Storms have rolled through the New York area as we reach the middle of March, with a wintery mix on Friday followed by a nor’easter arriving Monday evening. By Tuesday afternoon, winds had shifted around to the northwest and were gusting above 40 knots, with gale warnings going into effect. Heavy snow accumulated on the northern end of the Hudson, but in New York City there was no accumulation, just occasional white-out conditions. River traffic has been relatively light and anchorages crowded during periods of heavy weather.
Friday kicked off with dual cruise ship arrivals, with Norwegian Getaway and Gem pulling into the North River terminal within minutes of each other. Otherwise traffic was unremarkable, with familiar tugs pushing tanker barges in either direction. Bad weather was on the way, with a mix of rain and snow expected Friday evening.
Signs of spring?
Thursday again saw typical River traffic and improving weather conditions, with winds abating and temperatures warming. Days start off frigid but struggle to stay cold this time of year as the sun gets closer to the northern hemisphere. Coast Guard Sector New York’s ice season has officially concluded as of Tuesday this week.
Windy Wednesday with a visitor from afar
Mid-week traffic on the River seemed light and entirely unremarkable after a more interesting start to the week, with the exception of a visiting fast ferry heading to Nyack for service. However, whipping northwest winds limited NRN observation opportunities. A bald eagle was sighted off 73rd Street but, sadly, not photographed.
You don’t need a weather vane…
A whipping northwest wind made it feel like winter again on Tuesday. Robbins Reef recorded gusts over 40 knots and a small craft warning was in effect for the harbor. River traffic slowed a bit after a frenetic start to the week but tanker barges began to accumulate at the anchorages again. Activity this week has been dominated by the Vane Brothers for whatever reason, with two more tug/barges seen Tuesday after Wye River and Pocomoke briefly anchored Monday.
Philadelphia Story and the voyage of the Baylander
Wye River arrived on the North River Monday with a loaded looking tank barge on the wire. This towing configuration is not usually seen on the River other than for tugs coming from or heading directly to sea, and, indeed, in this case, Wye River’s AIS showed it arriving from Philadelphia. This is another pattern we have been seeing in recent weeks: tugs with tank barges coming up from and returning to the Delaware River (or South River to stick with Dutch labels), and there may be some pipeline capacity explanation for why there seems to be more traffic than usual between these two big hubs for petroleum products. Once Wye reached the Boat Basin, they reconfigured to a more conventional North River setup, with the tug dropping back into the notch and then anchoring.
Another interesting move on Monday involved a ship that normally does not move at all. The Baylander is a retired Vietnam era US Navy utility boat that at one time was used to practice helicopter landings. In recent years, she has been permanently docked at the West Harlem Piers at the end of 125th Street. But on Monday, Stasinos’s Meaghan Marie came up the River and towed Baylander down to the May Ship Repair boatyard on the Kill van Kull, where they are presumably having some work done before reopening for the summer in April.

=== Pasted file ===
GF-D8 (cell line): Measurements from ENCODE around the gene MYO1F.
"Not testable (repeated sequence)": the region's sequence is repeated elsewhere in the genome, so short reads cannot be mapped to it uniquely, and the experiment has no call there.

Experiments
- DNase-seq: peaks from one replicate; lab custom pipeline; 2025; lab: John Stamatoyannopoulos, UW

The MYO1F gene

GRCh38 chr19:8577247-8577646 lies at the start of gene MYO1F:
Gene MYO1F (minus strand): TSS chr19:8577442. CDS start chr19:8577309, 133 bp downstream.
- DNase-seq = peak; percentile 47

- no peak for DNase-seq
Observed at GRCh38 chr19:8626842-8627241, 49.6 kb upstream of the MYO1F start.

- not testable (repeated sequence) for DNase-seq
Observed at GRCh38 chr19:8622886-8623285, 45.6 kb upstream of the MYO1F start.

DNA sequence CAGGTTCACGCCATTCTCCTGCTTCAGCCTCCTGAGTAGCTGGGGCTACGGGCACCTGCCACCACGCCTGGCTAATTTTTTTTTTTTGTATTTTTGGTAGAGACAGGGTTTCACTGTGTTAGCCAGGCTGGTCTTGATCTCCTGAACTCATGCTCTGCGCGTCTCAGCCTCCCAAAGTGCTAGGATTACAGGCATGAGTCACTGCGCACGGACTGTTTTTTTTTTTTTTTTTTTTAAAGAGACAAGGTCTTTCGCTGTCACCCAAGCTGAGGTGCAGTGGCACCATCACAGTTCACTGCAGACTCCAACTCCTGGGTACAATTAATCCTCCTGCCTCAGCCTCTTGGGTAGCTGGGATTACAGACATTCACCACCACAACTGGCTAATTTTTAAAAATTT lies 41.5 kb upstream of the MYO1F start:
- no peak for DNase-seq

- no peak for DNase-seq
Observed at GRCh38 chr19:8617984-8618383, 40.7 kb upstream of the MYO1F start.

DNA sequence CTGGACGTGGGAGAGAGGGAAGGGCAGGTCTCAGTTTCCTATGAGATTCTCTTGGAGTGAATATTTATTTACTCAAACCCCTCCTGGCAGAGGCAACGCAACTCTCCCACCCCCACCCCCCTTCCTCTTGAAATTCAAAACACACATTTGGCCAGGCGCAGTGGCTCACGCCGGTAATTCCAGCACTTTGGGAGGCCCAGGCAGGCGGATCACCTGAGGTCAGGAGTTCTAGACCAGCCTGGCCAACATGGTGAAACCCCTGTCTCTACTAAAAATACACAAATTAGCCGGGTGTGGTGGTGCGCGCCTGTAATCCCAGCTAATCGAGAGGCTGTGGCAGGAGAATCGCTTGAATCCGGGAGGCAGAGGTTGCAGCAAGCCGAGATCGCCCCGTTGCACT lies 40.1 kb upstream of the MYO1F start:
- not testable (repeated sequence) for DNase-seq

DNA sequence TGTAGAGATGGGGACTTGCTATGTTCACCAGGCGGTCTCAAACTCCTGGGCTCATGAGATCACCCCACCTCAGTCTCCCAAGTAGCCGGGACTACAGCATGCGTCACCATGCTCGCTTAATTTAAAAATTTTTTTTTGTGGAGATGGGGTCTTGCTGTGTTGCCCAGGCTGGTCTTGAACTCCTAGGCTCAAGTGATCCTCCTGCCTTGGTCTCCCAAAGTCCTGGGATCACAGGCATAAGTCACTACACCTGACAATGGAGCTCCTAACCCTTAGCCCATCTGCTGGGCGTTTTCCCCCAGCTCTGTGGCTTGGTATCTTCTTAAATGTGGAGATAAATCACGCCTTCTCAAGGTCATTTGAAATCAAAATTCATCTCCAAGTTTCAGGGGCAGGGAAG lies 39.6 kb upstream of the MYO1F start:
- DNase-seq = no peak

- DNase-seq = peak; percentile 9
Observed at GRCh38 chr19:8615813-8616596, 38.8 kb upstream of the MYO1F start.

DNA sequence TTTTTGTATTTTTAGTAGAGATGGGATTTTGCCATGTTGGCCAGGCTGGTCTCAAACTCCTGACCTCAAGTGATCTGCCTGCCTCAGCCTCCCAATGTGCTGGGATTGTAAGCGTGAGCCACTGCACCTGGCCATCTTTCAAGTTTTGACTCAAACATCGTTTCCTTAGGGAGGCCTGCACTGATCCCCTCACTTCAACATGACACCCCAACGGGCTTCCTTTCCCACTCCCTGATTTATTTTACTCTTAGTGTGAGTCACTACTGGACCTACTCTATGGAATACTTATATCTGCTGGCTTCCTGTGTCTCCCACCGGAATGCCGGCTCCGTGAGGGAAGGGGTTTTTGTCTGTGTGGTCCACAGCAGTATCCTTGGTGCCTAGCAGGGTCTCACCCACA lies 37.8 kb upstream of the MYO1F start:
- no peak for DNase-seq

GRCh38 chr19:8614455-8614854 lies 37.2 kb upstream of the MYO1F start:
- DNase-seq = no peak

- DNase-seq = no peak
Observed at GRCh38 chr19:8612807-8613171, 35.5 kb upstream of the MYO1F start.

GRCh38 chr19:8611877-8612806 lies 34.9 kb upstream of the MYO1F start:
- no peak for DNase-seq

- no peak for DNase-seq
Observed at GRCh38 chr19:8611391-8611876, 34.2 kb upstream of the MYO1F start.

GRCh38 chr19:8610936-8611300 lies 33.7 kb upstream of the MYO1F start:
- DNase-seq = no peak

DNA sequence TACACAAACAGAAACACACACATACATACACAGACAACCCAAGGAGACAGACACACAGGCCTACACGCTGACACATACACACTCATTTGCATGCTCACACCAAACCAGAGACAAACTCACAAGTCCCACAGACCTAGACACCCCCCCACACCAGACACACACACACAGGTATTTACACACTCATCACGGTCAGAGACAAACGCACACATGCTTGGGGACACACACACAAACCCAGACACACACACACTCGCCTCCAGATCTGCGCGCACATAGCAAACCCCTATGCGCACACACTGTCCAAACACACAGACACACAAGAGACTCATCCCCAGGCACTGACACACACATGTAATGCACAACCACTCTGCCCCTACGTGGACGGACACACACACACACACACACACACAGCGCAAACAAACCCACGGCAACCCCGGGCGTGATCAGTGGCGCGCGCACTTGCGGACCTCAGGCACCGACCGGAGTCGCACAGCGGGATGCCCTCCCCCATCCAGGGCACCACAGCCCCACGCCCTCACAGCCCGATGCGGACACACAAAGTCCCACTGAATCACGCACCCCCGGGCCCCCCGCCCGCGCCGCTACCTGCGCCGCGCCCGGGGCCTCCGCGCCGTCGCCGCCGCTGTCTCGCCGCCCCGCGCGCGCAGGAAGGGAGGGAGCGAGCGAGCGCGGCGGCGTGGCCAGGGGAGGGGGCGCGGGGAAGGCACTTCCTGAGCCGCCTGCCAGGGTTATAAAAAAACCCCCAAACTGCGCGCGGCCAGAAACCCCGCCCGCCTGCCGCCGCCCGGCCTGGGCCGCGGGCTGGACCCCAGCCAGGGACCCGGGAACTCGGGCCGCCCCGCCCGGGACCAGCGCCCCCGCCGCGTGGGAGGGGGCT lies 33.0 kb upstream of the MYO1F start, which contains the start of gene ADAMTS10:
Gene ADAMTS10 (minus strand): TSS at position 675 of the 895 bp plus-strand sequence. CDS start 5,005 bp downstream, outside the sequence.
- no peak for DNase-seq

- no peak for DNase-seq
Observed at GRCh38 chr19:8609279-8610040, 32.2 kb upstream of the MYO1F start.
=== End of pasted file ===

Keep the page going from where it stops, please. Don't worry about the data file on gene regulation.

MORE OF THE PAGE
Other moves on the River Monday were more typical.
Saturday evening brought another bulker bringing Spanish gypsum up to the Buchanan wallboard plant, and Sunday saw the tanker Hanfia Lise heading back to sea after delivering a cargo of what was probably Canadian-refined oil products in Albany. Otherwise, traffic seemed light after the flurry of recent days. By the end of the weekend, all the tug/barge combinations at the North River anchorages had cleared out, leaving the River empty all the way up to Yonkers where Saint Emilion occupied its usual parking spot.
Return to work
The sun rose Saturday morning on a crowded North River anchorage, as tug and barge combinations took shelter from the overnight gale conditions. Robbins Reef recorded a gust over 40 knots Friday night, but conditions improved Saturday with clearing skies and reducing winds even as temperatures dropped a bit. Tugs in the River headed out for new cargos, with only Adeline Marie and Kristy Ann remaining south of the Bridge and Mt. Saint Elias just to the north.
Tanker barges and tugs seem to be accumulating in the North River anchorages ahead of weather coming in Friday night. By sundown, Genesis Vigilant, Adeline Marie, Patrice McCallister, and Dean Reinauer were all anchored south of the Bridge, and Mount St Elias and Kimberly Poling were to the north. Gale warnings and coastal flood warnings were in effect for Friday evening after a pleasantly warm day, with gusts up to 40 knots expected.
A foreign-flagged tanker moved up the River Thursday morning, arriving from Montreal and likely bringing a cargo of refined products from the refinery there. Most oil products move north on US flagged tanker barges pushed by tugs or articulated tug/barge combinations (ATBs), coming from the refineries and pipeline terminals in North Jersey or, sometimes, from the Delaware River or the Gulf of Mexico. But occasionally a medium range tanker like this one brings a cargo from Europe, the Caribbean or Canada. Traffic remained fairly heavy throughout the day, as early fogged cleared and temperatures climbed.